Share
|

About JKR

Christian. Husband. Father. Friend.

No comments:

Post a Comment

Thank you for visiting A Lutheran Layman! Please feel free to leave a comment or a question since we do not exercise censorship. We've seen a similar policy with other blogs and it's worth repeating: Please act as if you're a guest in my home, and we'll get along just fine. I think anyone would agree that the kind of back-and-forth that is characteristic of blogs/chat forums and social media is becoming tiresome for all of us. Still, we should confess, edify, and love (and contend and defend when needed). Bottom line? Search the Scriptures! Apply Acts 17:11 to anything and everything you find here and, if you do happen to disagree with something you find here (which is certainly ok), or think I'm "irresponsible" and "wrong" for writing it, then please refute my position by supporting yours with Scripture and/or the Confessions. I don't think that's an unreasonable request, especially for those who identify themselves as "Christians" here, right? Besides, Proverbs 27:17 tells us "Iron sharpens iron, and one man sharpens another" and 2 Timothy 3:16 says, "all Scripture is breathed out by God and profitable for teaching, for reproof, for correction, and for training in righteousness." If you have an opinion that's great, I welcome it, but try to support it using God's Word. I mean, if the goal here is to help us all arrive at the truth of God's Word (myself included), then it should be easy to follow through on this one simple request (I'm talking to all you "Anonymous" visitors out there). Grace and peace to you and yours!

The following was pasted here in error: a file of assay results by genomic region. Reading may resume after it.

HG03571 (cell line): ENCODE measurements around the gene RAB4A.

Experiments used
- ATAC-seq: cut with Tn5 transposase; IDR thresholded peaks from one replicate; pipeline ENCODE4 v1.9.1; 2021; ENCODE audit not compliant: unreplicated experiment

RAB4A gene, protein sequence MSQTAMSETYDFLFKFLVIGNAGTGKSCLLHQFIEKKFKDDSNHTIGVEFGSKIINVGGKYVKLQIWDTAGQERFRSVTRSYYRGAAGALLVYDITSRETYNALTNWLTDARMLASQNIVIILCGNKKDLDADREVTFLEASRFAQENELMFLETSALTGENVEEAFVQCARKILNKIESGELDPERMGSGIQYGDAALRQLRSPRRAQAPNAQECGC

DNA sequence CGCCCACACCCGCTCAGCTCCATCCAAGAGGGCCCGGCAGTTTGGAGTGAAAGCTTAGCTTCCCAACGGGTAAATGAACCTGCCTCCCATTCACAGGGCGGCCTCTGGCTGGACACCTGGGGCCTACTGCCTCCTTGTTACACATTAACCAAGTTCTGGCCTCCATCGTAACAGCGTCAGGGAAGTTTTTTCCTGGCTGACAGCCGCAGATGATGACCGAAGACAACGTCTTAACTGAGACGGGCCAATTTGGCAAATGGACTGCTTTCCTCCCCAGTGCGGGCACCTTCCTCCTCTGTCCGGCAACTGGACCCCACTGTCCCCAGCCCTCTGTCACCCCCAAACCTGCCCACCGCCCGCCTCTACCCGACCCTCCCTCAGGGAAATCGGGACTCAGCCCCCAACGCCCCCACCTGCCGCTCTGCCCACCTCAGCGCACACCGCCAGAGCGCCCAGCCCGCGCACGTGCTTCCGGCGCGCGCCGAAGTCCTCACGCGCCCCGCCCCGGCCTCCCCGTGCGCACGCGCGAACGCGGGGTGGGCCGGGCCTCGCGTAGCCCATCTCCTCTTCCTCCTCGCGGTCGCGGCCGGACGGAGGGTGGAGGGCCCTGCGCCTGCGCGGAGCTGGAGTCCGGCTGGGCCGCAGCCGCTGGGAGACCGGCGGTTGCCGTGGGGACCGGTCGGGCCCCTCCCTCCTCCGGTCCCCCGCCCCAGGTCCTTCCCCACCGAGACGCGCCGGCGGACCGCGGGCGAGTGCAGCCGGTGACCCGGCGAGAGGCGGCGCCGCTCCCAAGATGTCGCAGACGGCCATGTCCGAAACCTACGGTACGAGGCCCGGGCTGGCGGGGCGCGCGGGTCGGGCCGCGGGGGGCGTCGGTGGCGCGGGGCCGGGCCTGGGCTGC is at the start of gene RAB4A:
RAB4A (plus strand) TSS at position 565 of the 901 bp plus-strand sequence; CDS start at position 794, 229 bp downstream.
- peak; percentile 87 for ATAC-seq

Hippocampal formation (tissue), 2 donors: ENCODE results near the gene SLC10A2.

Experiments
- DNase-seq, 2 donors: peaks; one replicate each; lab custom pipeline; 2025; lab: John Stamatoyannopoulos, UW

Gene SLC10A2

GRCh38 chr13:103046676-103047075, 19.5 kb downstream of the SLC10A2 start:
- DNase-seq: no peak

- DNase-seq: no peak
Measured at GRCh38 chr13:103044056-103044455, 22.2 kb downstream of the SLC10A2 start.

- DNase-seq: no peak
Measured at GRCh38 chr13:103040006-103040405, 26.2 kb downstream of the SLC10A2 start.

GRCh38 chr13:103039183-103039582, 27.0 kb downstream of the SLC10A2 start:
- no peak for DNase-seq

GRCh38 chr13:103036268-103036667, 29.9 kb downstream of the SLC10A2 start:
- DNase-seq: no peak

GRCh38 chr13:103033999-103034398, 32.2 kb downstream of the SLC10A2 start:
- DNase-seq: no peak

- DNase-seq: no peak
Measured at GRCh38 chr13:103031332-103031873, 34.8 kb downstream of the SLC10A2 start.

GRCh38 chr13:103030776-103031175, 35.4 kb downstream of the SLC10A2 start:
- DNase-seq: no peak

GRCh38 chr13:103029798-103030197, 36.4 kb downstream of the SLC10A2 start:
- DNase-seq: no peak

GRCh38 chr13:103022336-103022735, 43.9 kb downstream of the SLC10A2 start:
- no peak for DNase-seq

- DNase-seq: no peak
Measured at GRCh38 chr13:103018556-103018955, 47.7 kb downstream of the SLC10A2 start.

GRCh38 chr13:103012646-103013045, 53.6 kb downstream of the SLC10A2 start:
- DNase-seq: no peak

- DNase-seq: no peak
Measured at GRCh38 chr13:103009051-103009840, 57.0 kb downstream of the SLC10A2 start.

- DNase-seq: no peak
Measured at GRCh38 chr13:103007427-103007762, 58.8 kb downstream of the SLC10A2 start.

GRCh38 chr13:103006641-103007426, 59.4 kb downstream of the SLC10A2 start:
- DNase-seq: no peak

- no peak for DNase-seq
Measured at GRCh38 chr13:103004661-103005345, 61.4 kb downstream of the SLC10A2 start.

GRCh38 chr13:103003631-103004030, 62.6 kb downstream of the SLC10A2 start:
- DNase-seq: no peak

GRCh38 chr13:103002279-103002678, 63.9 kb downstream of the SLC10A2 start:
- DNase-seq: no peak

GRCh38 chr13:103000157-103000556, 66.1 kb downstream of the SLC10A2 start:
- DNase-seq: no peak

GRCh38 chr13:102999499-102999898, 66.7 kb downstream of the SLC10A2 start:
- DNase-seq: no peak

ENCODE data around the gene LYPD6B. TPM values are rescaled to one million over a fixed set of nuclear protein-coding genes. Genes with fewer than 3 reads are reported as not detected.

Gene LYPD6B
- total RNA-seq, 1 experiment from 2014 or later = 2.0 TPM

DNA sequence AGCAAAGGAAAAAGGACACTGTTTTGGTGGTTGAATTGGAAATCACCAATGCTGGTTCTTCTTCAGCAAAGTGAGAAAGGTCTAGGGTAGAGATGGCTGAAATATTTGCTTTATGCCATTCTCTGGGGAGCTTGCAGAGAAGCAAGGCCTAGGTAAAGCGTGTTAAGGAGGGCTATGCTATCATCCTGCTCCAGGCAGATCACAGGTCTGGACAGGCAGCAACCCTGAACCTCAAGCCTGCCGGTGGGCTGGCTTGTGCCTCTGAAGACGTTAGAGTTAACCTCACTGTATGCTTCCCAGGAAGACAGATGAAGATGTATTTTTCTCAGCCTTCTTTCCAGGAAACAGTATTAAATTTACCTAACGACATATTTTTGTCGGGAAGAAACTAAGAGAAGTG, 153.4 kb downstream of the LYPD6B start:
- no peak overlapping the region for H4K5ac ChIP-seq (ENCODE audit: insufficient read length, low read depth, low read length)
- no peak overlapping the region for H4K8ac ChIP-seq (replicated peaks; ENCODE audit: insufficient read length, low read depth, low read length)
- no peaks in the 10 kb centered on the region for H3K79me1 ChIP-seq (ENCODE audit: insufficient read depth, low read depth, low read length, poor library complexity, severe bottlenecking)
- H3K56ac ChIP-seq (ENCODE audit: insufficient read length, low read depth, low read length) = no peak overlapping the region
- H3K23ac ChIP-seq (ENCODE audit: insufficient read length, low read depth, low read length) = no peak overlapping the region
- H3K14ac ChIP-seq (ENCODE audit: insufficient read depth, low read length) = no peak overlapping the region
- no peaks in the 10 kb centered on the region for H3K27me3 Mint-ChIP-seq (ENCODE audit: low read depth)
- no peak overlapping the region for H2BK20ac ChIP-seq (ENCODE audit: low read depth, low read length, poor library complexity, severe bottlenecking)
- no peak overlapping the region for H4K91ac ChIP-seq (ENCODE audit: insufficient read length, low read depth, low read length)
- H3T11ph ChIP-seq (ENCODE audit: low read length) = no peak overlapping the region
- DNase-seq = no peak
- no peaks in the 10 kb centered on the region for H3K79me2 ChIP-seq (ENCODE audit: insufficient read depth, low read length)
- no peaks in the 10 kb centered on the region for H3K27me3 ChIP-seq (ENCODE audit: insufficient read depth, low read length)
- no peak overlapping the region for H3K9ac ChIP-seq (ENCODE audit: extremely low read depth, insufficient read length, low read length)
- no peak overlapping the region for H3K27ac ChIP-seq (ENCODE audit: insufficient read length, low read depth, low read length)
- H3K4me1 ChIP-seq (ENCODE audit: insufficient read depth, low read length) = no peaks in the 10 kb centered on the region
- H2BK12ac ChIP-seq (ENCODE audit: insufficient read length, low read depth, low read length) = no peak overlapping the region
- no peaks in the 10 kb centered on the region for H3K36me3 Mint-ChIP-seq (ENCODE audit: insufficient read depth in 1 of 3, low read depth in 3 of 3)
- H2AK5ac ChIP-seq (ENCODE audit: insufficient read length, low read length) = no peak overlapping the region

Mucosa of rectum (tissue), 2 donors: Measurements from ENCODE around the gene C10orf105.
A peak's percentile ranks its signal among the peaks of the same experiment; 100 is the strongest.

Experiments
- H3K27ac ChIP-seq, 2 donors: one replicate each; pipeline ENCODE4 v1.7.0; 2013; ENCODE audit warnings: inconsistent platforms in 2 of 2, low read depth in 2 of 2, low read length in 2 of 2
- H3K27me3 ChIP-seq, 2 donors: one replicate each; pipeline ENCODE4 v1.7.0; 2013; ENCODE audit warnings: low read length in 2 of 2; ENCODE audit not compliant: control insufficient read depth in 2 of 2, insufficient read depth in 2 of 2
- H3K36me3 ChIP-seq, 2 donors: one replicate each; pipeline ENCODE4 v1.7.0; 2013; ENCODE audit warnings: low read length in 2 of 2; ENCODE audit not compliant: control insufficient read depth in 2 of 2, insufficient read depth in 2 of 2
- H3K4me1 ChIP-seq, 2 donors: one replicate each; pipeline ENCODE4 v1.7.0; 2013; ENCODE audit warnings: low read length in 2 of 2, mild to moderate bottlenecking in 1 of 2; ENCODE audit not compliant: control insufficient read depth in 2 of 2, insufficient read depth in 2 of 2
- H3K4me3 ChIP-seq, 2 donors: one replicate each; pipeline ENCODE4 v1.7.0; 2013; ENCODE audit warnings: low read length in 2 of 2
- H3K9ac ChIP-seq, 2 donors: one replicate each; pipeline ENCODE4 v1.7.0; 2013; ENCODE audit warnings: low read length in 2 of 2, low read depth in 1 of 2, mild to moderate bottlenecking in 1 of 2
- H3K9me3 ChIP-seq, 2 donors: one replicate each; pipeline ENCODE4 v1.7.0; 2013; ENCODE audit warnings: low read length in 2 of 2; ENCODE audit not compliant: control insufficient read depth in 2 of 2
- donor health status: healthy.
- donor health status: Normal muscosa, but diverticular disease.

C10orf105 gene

Start typing and press Enter to search